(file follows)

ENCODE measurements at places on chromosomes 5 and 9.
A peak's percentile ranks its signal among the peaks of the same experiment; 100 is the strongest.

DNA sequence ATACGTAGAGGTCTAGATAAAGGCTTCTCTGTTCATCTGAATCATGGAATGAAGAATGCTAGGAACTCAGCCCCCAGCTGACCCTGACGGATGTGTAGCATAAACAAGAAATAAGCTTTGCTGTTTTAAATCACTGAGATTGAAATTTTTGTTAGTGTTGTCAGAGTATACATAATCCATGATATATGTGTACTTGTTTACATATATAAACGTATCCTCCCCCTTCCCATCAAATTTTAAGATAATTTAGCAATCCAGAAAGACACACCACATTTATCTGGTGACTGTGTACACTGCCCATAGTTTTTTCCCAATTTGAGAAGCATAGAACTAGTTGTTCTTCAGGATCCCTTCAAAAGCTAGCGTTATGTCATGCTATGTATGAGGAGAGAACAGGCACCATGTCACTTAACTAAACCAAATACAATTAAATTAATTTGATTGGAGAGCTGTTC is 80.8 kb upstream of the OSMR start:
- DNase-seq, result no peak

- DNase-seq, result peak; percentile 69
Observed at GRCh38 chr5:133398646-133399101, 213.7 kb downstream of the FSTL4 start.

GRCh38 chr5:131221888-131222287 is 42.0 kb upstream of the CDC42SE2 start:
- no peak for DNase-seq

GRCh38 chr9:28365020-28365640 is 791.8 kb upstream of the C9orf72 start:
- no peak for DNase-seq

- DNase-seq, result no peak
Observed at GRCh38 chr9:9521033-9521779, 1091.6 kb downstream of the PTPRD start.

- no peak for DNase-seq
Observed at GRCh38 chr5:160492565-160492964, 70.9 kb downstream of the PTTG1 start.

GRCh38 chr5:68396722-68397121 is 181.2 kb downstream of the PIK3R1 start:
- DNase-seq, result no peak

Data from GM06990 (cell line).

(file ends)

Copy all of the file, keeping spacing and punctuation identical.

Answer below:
ENCODE measurements at places on chromosomes 5 and 9.
A peak's percentile ranks its signal among the peaks of the same experiment; 100 is the strongest.

DNA sequence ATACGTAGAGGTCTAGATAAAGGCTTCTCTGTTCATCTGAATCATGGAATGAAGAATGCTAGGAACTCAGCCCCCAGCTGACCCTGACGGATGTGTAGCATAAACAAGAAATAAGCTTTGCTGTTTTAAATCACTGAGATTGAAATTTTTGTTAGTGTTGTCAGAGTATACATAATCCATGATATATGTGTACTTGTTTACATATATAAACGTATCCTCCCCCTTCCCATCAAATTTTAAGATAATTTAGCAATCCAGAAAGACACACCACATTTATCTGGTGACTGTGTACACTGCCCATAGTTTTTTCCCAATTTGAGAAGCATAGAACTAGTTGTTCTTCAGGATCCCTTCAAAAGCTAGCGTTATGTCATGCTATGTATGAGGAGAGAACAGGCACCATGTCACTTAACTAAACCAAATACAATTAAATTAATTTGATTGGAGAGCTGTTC is 80.8 kb upstream of the OSMR start:
- DNase-seq, result no peak

- DNase-seq, result peak; percentile 69
Observed at GRCh38 chr5:133398646-133399101, 213.7 kb downstream of the FSTL4 start.

GRCh38 chr5:131221888-131222287 is 42.0 kb upstream of the CDC42SE2 start:
- no peak for DNase-seq

GRCh38 chr9:28365020-28365640 is 791.8 kb upstream of the C9orf72 start:
- no peak for DNase-seq

- DNase-seq, result no peak
Observed at GRCh38 chr9:9521033-9521779, 1091.6 kb downstream of the PTPRD start.

- no peak for DNase-seq
Observed at GRCh38 chr5:160492565-160492964, 70.9 kb downstream of the PTTG1 start.

GRCh38 chr5:68396722-68397121 is 181.2 kb downstream of the PIK3R1 start:
- DNase-seq, result no peak

Data from GM06990 (cell line).